Pamidronate is used to treat bone pain caused by cancer, and reduce the amount of calcium in your body.
Pamidronate is given as an infusion into a vein over 2 to 4 hours.
Some medicines available without a prescription may react with pamidronate including:
Tell your pharmacist or doctor about all medicines or treatments that you may be taking, including vitamins, herbal products or recreational drugs.
|Side Effects||Recommended action|
Eye pain, changes in vision
|Tell your doctor immediately|
Symptoms of low calcium in your blood, including: tingling or numbness, muscle spasms, short of breath
Joint, muscle or bone aches and pains
Pain, tenderness or redness at injection site
|Tell your doctor if troublesome|
Flu-like symptoms (fever, chills, aches and pains)
|This usually passes after a few days, take paracetamol if needed|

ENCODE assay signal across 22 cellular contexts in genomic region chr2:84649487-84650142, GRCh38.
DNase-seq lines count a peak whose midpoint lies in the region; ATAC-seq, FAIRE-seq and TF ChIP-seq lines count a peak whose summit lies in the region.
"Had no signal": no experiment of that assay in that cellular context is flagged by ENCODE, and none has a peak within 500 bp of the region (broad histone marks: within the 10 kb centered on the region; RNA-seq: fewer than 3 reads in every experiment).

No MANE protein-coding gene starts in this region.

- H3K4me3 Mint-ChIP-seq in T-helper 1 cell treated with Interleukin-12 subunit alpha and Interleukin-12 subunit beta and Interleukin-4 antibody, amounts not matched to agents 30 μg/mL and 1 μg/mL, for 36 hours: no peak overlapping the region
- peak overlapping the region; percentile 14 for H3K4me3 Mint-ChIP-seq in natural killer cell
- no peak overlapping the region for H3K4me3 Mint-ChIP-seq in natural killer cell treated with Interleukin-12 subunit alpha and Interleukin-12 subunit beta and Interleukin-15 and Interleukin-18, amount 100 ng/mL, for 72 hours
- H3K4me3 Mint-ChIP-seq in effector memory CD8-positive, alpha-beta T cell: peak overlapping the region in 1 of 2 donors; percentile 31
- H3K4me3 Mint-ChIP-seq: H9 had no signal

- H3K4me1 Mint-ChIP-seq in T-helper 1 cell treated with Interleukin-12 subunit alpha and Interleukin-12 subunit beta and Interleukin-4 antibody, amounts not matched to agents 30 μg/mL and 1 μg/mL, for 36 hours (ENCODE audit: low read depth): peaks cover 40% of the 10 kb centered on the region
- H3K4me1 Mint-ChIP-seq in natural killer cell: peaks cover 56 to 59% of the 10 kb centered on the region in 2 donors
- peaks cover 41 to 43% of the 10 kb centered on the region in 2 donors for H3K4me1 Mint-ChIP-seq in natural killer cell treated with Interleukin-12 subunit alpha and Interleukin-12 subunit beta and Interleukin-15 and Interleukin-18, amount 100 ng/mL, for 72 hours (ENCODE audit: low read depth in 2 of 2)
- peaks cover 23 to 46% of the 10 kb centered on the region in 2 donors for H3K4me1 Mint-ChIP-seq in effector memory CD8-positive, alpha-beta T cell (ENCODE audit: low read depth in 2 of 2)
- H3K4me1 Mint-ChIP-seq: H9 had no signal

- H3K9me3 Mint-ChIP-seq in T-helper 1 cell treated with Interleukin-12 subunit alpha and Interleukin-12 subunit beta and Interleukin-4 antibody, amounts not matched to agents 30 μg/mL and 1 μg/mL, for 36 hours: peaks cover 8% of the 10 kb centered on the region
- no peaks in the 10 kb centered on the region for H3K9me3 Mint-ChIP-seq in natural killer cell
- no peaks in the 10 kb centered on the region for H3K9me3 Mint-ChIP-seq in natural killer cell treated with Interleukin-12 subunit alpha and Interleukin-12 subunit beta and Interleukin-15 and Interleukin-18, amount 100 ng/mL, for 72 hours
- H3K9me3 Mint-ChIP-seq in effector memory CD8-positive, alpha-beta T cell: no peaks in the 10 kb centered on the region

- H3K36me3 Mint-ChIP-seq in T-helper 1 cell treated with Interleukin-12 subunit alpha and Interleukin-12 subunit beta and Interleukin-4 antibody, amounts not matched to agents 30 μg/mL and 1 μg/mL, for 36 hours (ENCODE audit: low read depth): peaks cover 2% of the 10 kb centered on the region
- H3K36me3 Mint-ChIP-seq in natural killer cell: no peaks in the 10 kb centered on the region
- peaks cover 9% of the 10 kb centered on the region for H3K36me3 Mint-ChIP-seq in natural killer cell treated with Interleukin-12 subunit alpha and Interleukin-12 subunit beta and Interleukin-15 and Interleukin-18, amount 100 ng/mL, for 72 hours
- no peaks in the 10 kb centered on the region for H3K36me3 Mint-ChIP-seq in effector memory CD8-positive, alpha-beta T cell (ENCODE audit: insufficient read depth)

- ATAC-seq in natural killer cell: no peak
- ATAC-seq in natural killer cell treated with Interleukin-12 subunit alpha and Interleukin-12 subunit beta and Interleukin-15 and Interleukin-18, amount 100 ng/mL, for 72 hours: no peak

If you notice any other effects, discuss them with your doctor or pharmacist.
This leaflet contains important, but not all, information about this medicine.
Prepared by the PILs Committee at Christchurch Hospital, Canterbury District Health Board, New Zealand. January 2020
For more general information about this sheet annd its contents, see: What does a My Medicines sheet cover?
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My Medicines Patient Information Leaflets (PILs) contain important, but not all, information about the medicines they describe.
For more information about the sheets, see: What does a My Medicines sheet cover?
My Medicines is developed by a team at the Canterbury District Health Board. Our team is made up of doctors, pharmacists, and a non-medical person to help us keep to plain language. We also discuss our information with specialist health professionals or groups when needed